Stephanie Specht on renovations, collaboration and “running in a field” to create her best work
A year and a half has passed since we last heard from the Antwerp-based designer. So, it felt like a natural and necessary time to get an update.
- Ayla Angelos
- 26 August 2021
- Reading Time
- 4 minute read
Over the course of a year and a half, it’s safe to say that a lot has happened for Stephanie Specht, founder of Specht Studio and someone who we’ve featured widely across the site. To begin our catch up, she starts off with the news that she’s doing up a house, a place she bought with her boyfriend in Belgium the day before the initial lockdown in March 2020. A pivotal and somewhat lucky moment for them both, they began cracking on with the stripping, plastering and painting of their new home – joining the clad of lockdown renovators and set to move in next month. “Until today, we are still working in and on it,” she tells us. “It’s quite a project; it’s three houses in one and we had a fruit barn in the beginning with it as well.”
As soon as the work is complete, this means Stephanie will be able to enjoy her refreshed and tranquil workspace; featuring plenty of daylight, a view over the garden and orchard – it sounds like an idyllic setup to get started on some new and exciting projects. “Aside from being a graphic designer,” she adds,”I am also a construction worker now!” Not only is she continuing her wizardry with grids and systems, she’s also an expert at pouring concrete, masonry, laying floor heating and installing electricity – she’s even helped with fixing the roof. “It gave me a new perspective on what I do as a graphic designer. It feels so good to work with my hands and see results. These results are sometimes fast, sometimes slow and sometimes invisible.”
The past year or so has been a deep learning curve for Stephanie, who found an appreciation for professions other than her own. After working on the house for a few days, for example, she’d then switch things up and work at her computer; comparatively, while working on site, she’d visualise how to approach her upcoming graphic projects. It’s a harmonious balance: “It gave me time which felt like a luxury.” This realisation manifested in many ways, like noticing how she didn’t need to feel guilty for not being productive every day. As a result, she now feels healthy and happy about her progress, and her latest ensemble of projects is a pinnacle of that.
“The work I have created in the last year and a half is different than the rest,” she continues. “It’s more vibrant and alive.” That of which includes a series of posters designed for Dazed, where Stephanie was briefed to join a community of artists, musicians and designers in creating artworks that “inspire and imagine the possibility of new worlds.” The posters she contributed were crafted from good intentions and in signature Specht style of colourful, illustrated shapes and striking typography. She also collaborated with Belgian human rights activist Anuna De Wever for A Future World, also hosted by Dazed, which resulted in a powerful, screen printed poster devised to wake up the world.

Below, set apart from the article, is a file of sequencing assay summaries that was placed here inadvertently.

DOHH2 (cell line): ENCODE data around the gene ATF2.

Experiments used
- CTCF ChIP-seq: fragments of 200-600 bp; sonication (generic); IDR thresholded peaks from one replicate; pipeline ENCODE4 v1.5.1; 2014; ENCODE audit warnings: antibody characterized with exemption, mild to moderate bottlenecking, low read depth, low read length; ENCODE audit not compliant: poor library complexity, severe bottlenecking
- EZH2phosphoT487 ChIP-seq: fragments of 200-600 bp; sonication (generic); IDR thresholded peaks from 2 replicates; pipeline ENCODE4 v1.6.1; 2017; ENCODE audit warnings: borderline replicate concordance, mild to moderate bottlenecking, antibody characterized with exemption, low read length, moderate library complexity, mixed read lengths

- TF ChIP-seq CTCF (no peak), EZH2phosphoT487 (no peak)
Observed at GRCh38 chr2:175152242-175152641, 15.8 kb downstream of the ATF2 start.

Elsewhere, she was commissioned by Nike and Dazed to work on the Issue Zero online publication, “reimagining the past to create the future”, and she also published her first book, Specht Notes Forms, featuring a collection of her best works and interviews. It doesn’t stop there either; during the summer of 2020, Stephanie realised that she wouldn't be teaching anymore (at the Royal Academy for Fine Arts Antwerp) and instead was offered a graphic design position at the university. After accepting, she was asked to recreate the identity of the academy, which is where the Year in Posters first started to take shape. The logo, typeface and grid was already designed by Vrints Kolsteren, so Stephanie was tasked to add in a few extra elements on top of that; “easy stuff” that would evolve with each and every poster she made.
The typography, too, plays a vital role throughout this series: “Typography creates a face for letters and I start every project looking for that face based on what or who the poster is about,” she adds. For this project, she collaborated with a mix of type designers including Margot Leveque, Julien Priez and Benoît Bodhuin, all of whom helped bring the project into fruition by giving each poster a sensibility of their own. But nothing too crazy or garish; the posters are designed for a young audience, after all, and Stephanie wanted a balance between fun, liveliness and communication. The posters will be enjoyed in the school, on the street and basically everywhere. “But the bottom line is that you need to recognise them quick.”
You'd assume the project to be a hefty challenge – no less than the hefty amount of renovations she’s doing on her house. But Stephanie admits that, to her, this job comes naturally, so the posters were something she enjoyed taking on thoroughly. “When I have my freedom and not too many people to work with (the Academy is just one person), I am at my best,” she concludes. “Leave me running in a field like a wild horse and I create the best things.”
Specht Studio: Academy Antwerp, Guess Who's Coming To Dinner (Copyright © Specht Studio, 2021)
About the Author
Ayla was an editorial assistant back in June 2017 and has continued to work with us on a freelance basis. She has spent the last seven years as a journalist, and covers a range of topics including photography, art and graphic design. Feel free to contact Ayla with any stories or new creative projects.